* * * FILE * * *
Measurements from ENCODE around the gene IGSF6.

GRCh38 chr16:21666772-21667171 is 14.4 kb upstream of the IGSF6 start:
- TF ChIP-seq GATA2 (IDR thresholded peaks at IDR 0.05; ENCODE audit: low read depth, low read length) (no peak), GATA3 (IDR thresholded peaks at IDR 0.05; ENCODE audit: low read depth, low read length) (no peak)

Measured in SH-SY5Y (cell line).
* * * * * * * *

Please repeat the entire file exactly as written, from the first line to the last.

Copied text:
Measurements from ENCODE around the gene IGSF6.

GRCh38 chr16:21666772-21667171 is 14.4 kb upstream of the IGSF6 start:
- TF ChIP-seq GATA2 (IDR thresholded peaks at IDR 0.05; ENCODE audit: low read depth, low read length) (no peak), GATA3 (IDR thresholded peaks at IDR 0.05; ENCODE audit: low read depth, low read length) (no peak)

Measured in SH-SY5Y (cell line).